LavaCon Session Summary: Alan J. Porter on Developing a Global Language

Day 1 of Lavacon 2011

Developing a Global Language: When Words are Not Enough

Alan J. Porter has an eclectic background, and describes himself as a “scribbler of books, comics, articles, and other stuff”. He’s written about topics ranging from James Bond to garage door openers.

Localization is important to capture markets, but translation is very expensive. Thus, if we can create universal content that does requires little or no translation, the benefits are obvious. Images often have a much greater longevity than words do. For example, if we look at the cave paintings from 32,000 years ago, we understand them and feel an instant connection. Yet, if the average reader looks at an Old English book from 1200 years ago, it is almost incomprehensible. Our current text-based focus has been around for only a short time compared to visual representations.

Images can often convey much more information than is present, because they have become iconic. For example, the famous “kiss” photo from V-E Day is recognized immediately, although the picture itself does not indicate anything about V-E Day.

Images, of course, can be used poorly. Alan showed some US government images that were meant to provide safety instructions, but made no sense whatsoever. You must also know the cultural context of your images. A swastika means something dramatically different in India than it does in the USA or Europe.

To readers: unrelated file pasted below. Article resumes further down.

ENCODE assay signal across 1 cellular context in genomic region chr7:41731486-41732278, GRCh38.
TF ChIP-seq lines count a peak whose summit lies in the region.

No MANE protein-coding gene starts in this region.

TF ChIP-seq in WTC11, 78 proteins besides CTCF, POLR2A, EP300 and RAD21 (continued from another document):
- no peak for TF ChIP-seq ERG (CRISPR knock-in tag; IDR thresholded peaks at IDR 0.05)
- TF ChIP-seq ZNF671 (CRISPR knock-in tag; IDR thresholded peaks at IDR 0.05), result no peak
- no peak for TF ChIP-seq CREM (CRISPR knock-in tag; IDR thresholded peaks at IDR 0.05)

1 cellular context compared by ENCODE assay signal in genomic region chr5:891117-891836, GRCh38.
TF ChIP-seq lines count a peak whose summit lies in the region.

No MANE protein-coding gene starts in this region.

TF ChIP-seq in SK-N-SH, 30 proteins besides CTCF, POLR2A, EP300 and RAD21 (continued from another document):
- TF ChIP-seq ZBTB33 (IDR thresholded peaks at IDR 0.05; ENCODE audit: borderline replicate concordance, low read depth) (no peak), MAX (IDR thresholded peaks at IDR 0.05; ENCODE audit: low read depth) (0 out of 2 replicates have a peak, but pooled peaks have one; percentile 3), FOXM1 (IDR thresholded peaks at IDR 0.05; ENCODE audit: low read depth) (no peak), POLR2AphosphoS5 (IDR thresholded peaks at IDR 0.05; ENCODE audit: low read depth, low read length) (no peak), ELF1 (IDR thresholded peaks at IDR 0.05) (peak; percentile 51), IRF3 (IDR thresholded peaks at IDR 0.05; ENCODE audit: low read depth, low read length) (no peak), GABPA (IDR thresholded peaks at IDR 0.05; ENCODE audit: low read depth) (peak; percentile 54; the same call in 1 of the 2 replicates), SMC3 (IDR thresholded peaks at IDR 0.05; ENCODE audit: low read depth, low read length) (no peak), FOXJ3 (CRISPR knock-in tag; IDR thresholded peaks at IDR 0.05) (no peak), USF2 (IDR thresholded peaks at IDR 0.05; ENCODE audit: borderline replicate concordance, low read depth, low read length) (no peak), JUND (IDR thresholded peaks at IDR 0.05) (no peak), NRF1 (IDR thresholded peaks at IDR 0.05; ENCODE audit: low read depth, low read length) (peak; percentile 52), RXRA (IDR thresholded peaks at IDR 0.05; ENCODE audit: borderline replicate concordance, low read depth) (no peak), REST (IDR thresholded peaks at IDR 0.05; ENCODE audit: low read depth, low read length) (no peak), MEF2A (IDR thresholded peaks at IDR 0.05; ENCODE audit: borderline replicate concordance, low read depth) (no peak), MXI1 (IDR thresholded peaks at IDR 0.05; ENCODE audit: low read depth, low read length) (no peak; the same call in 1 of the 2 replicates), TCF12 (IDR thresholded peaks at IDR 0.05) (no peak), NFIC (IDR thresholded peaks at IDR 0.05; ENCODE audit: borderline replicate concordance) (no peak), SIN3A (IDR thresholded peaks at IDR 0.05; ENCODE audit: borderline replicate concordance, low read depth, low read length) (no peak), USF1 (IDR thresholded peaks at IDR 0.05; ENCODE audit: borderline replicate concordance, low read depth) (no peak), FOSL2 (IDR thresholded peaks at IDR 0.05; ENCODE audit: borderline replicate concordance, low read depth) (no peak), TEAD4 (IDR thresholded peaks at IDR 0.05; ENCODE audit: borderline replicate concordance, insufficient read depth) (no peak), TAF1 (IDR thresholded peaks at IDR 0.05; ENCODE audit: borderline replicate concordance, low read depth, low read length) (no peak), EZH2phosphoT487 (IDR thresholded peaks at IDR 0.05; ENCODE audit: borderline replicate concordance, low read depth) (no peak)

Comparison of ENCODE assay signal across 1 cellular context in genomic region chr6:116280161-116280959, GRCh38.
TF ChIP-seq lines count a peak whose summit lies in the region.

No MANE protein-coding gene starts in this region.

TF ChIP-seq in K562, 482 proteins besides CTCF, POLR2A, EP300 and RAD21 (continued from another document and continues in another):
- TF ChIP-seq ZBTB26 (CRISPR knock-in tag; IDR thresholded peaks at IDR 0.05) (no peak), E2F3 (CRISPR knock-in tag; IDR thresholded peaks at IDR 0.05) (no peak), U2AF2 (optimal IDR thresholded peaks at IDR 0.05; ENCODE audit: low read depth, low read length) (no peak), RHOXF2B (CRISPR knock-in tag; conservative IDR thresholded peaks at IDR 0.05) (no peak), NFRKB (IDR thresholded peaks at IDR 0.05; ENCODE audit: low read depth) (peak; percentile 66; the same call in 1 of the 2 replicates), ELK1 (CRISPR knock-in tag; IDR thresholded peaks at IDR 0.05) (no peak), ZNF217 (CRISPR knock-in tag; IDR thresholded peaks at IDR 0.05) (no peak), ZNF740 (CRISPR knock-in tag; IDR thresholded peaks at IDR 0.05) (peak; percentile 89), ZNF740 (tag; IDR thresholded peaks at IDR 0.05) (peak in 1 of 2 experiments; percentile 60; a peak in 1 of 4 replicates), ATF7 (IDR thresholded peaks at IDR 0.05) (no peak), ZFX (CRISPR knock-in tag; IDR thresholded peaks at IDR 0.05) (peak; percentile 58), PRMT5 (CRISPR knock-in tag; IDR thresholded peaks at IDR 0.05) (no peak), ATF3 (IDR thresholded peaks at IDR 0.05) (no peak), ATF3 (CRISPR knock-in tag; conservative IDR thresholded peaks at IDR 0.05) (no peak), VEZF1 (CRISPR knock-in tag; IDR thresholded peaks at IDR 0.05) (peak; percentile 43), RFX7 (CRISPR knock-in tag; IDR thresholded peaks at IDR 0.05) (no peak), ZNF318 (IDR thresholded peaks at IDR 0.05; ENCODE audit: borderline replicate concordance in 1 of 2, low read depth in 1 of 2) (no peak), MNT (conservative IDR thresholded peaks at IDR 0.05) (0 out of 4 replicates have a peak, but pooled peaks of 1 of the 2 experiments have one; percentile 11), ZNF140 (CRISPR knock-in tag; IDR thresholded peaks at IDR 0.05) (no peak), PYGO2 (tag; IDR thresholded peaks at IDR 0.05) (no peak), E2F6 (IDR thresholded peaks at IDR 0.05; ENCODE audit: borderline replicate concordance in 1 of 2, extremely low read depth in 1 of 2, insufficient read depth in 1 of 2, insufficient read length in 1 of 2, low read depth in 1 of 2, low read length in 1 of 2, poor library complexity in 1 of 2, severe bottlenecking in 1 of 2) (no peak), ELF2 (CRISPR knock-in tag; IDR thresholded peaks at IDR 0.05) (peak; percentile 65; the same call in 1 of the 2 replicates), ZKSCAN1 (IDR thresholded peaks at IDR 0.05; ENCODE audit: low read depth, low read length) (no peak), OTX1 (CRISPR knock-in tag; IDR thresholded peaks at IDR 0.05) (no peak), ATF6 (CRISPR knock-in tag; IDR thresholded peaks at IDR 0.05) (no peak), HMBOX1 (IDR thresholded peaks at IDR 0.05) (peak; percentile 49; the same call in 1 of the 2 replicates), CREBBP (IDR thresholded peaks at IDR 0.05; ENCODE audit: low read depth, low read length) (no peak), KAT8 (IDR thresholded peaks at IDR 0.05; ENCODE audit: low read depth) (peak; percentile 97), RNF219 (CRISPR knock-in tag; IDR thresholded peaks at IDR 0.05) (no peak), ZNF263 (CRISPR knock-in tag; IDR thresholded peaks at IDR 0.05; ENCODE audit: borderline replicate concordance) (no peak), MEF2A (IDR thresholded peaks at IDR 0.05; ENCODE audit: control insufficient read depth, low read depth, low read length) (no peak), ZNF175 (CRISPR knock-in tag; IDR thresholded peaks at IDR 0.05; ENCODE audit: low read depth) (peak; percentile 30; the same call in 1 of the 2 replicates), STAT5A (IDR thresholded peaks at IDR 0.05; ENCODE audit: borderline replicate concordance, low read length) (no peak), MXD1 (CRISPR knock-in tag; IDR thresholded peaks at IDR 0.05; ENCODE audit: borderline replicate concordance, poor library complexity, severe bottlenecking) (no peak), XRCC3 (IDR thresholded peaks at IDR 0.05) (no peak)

Poor use of images can have literally disastrous results. Alan showed an image, created by engineers, that was supposed to convey the dangers that might arise if the O-ring seals on the space shuttle were exposed to temperatures of less than 27 F. It’s incomprehensible. In contrast, the famous graphic by Charles Minard showing the arc of Napoleon’s march to Moscow effectively conveys the story much more effectively than a huge number of words could do.

Often instructions can be conveyed much more effectively as images than as words. Ikea and Lego use pictorial instructions to great effect.  Thoughtful use of color enhances pictorial instructions. You can use colors to indicate the tool that you should use, the part that you should operate on, and the task that you should do.

Videos are increasingly being used to provide instructions and as marketing aids. If you place a properly tagged, well-produced video on YouTube, you can attract viewers. Sound can be highly evocative, because we are conditioned to associate certain sounds with certain actions. For example, a cash register sound is used in some contexts, even though no one uses that type of cash register anymore.

The big takeaway: Communication cannot be restricted to text. If you are not considering the  use of images, sounds, and videos in your communications, you are missing significant opportunities.


Twitter: @AlanJPorter (personal account), @4JsGroup (business account)

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